House repossessions could DOUBLE as homeowners unable to cope with rising mortgage rates

Claer Barrett offers advice on locking in fixed rate mortgages

We use your sign-up to provide content in ways you’ve consented to and to improve our understanding of you. This may include adverts from us and 3rd parties based on our understanding. You can unsubscribe at any time. More info

With skyrocketing house prices, near-record inflation, unaffordable energy prices and higher interest rates, some homeowners could find themselves in a difficult position this winter as experts predict repossessions could double as 2022 comes to an end. The risk of homeowners falling into arrears and potentially losing their home grows as the toxic economic situation across the UK gets worse.

Experts from We Buy Any House have warned house repossessions could double due to rising borrowing rates, which have risen due to the Bank of England’s incremental interest rate rises over the course of the year so far.

They told “As the Bank of England is trying to fight inflation by increasing interest rates with the standard mortgage rate (SMR) rising from 4.74 percent to 5.24 percent and the base mortgage rate (BMR) from 3.25 percent to 3.75 percent, we now fear that house repossessions could double as we are heading towards the end of 2022.

“What’s more, with the recent news of a key two-year fixed mortgage rate surpassing four percent for the first time since 2013, households in the UK are likely to struggle and could go into arrears on their mortgage repayments.

“Moreover, considering the consistent growth in house prices as well as the lack of government support for homeowners, repossession numbers are likely to see a significant spike in the following months.”

Those on fixed-term mortgages who managed to secure the record low interest rates of the coronavirus pandemic are safe until their term runs out.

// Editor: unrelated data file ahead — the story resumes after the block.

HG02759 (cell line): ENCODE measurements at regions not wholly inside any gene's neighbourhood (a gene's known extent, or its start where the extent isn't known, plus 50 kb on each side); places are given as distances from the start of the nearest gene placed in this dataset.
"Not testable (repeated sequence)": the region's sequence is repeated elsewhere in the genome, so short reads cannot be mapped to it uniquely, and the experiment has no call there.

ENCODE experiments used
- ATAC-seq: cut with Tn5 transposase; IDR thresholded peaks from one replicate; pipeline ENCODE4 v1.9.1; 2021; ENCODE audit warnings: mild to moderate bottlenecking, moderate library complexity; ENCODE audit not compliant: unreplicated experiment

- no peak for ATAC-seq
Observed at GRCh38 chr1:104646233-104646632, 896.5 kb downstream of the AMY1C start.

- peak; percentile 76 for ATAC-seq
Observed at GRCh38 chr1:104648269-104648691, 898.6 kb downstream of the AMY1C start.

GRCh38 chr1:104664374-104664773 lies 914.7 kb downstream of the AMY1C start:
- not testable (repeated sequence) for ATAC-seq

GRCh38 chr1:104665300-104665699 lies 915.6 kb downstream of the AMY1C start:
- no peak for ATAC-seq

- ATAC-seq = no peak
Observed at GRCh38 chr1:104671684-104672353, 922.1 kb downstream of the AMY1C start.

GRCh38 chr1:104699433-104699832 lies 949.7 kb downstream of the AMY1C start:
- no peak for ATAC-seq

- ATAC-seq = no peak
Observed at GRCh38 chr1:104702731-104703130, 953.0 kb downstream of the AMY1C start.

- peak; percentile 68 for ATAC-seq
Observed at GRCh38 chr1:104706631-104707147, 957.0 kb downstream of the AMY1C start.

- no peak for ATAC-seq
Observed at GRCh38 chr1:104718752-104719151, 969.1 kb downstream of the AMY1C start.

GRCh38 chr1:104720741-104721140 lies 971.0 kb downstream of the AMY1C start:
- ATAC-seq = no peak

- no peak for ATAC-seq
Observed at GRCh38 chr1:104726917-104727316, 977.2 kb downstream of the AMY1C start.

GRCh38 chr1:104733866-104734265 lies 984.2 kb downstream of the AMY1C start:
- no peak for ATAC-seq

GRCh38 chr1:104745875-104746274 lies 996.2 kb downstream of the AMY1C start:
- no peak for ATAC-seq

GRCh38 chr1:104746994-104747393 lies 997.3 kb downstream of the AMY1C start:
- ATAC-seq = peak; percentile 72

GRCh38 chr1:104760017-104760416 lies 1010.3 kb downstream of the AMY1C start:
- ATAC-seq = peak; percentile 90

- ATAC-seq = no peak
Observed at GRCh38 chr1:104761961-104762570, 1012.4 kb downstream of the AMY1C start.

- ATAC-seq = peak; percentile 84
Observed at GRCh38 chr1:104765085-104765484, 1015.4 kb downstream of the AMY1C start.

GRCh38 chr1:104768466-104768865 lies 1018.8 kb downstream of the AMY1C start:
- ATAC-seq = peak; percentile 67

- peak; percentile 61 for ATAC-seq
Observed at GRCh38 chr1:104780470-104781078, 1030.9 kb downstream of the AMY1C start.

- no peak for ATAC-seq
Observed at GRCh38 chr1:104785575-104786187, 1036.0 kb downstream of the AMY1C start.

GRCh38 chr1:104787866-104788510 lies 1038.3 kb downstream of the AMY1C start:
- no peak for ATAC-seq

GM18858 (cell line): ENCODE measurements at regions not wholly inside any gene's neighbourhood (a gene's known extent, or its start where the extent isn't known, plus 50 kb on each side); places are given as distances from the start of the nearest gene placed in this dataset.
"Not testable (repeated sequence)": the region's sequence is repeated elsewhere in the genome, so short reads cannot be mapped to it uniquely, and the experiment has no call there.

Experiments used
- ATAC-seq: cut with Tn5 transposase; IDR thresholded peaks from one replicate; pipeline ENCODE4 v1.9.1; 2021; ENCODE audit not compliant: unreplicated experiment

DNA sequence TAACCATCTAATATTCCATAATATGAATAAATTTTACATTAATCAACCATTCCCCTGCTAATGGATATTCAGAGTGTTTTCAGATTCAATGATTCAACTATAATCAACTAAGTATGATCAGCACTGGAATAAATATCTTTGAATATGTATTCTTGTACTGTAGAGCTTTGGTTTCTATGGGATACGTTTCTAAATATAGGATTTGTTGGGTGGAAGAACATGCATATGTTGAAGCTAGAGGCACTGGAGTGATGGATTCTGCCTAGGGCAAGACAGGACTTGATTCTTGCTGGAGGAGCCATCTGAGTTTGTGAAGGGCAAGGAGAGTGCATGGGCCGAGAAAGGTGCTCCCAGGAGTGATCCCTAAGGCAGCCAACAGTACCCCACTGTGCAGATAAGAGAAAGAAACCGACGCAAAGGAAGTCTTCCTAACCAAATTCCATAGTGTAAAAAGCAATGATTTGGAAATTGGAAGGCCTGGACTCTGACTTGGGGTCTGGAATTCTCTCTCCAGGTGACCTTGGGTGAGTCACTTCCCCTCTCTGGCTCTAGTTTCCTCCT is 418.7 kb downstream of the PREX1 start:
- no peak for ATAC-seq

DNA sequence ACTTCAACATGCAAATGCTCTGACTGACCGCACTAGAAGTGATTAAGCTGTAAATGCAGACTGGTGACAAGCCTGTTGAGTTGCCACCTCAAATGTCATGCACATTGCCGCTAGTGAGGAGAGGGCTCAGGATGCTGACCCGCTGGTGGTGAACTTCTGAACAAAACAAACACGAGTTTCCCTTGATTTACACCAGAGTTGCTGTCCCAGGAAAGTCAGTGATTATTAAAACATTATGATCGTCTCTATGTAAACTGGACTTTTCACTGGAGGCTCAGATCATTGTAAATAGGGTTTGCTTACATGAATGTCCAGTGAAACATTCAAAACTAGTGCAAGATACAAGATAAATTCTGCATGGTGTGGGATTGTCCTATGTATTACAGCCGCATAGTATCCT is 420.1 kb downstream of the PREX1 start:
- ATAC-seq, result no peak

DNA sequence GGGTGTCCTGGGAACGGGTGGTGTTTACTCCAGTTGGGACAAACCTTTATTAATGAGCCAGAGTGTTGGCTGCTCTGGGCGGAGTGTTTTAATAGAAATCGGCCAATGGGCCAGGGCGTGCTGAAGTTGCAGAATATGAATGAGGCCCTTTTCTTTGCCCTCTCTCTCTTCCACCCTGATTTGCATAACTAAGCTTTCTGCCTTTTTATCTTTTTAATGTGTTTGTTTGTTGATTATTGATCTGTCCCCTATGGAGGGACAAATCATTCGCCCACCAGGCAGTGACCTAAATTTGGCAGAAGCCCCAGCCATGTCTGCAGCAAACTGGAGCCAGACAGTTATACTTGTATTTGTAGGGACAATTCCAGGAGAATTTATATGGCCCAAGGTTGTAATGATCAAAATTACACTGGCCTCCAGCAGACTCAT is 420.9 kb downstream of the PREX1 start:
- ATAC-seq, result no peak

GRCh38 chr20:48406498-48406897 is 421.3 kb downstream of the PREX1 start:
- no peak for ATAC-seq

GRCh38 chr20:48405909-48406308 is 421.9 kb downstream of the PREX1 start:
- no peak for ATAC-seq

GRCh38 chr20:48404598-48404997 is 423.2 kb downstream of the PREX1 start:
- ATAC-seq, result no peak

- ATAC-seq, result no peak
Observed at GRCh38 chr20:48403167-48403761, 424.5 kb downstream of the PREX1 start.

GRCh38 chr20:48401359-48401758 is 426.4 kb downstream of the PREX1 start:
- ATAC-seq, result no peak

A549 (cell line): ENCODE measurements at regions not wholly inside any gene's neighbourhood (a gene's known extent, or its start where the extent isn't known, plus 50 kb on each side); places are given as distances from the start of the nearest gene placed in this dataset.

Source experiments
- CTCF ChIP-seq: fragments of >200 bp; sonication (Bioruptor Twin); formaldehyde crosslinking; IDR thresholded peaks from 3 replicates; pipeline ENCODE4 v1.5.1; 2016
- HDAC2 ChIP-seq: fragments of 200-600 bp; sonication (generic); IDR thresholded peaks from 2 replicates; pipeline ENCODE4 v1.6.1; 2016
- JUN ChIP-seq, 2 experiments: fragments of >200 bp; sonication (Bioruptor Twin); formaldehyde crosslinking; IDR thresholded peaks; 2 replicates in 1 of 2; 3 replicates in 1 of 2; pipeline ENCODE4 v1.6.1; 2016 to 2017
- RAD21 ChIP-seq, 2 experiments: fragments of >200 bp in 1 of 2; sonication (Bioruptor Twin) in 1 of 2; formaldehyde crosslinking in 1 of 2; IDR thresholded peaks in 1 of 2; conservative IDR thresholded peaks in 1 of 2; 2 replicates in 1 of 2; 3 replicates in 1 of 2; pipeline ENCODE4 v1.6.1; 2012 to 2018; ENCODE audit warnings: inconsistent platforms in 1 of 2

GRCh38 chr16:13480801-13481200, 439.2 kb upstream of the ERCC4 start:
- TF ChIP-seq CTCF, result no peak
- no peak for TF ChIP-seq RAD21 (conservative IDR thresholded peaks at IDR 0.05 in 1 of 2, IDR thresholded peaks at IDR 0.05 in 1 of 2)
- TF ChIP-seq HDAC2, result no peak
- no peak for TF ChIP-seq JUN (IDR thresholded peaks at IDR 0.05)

But for those with tracker or standard variable rate mortgages won’t be so lucky.

The numbers are stark, with the average mortgage predicted to rise by £2,160 per year.

Karen Noye, mortgage expert at Quilter, told “Someone who took out a mortgage worth £250,000 over 25 years at around one percent would pay roughly £942 per month.

“After the latest rise to 1.75 percent someone borrowing the same amount but at 1.75 percent would pay £1,029 per month.

“What’s more is that if interest rates continue to climb to 2.5 percent, monthly payments would soar to £1,121, a nearly £180 difference.

“This kind of pressure would certainly force someone to live their life differently to meet the new costs.

“Quilter analysis of the number of mortgage repossessions per year when compared to the Bank of England base rate shows that changes to interest rates can correlate with the number of repossessions that take place in a year.

House price crash MAPPED: New forecast 12% to be wiped out [ANALYSIS]
Many households will not survive coming crisis – No10 must act NOW [OPINION]
POLL: Are you trying to remortgage due to soaring interest rates? [POLL]

“As interest rates climb we may well see repossessions climb with them as people struggle to make ends meet and sadly lose their house as they fall into arrears.”

House prices could also drop as the economic crisis unfolds, meaning some homeowners could be paying the bank more than the house is worth.

Prices have already dropped for the first time in a year, by a modest 0.1 percent in July.

Ms Noye continues: ”This could have a material impact on house prices as once these repossessed houses are put back on the market by lenders it would naturally push prices down as it becomes a buyer’s market where there is more stock than demand.”

Alex Kemp, partner at Ideal Mortgage Advisers, has offered some sage advice for readers who may be struggling with their mortgage.

He told “Quite often we see that customers will be on the standard variable rate with their lender and haven’t changed to a new rate as they feel that due to their current circumstances such as losing their job, or a reduction in their income that they wouldn’t qualify for a mortgage or a new deal.

“Every lender will always offer their existing customers a new product once their existing rate is up for renewal as long as they do not wish to change the amount borrowed, the term, or the repayment type.”

Source: Read Full Article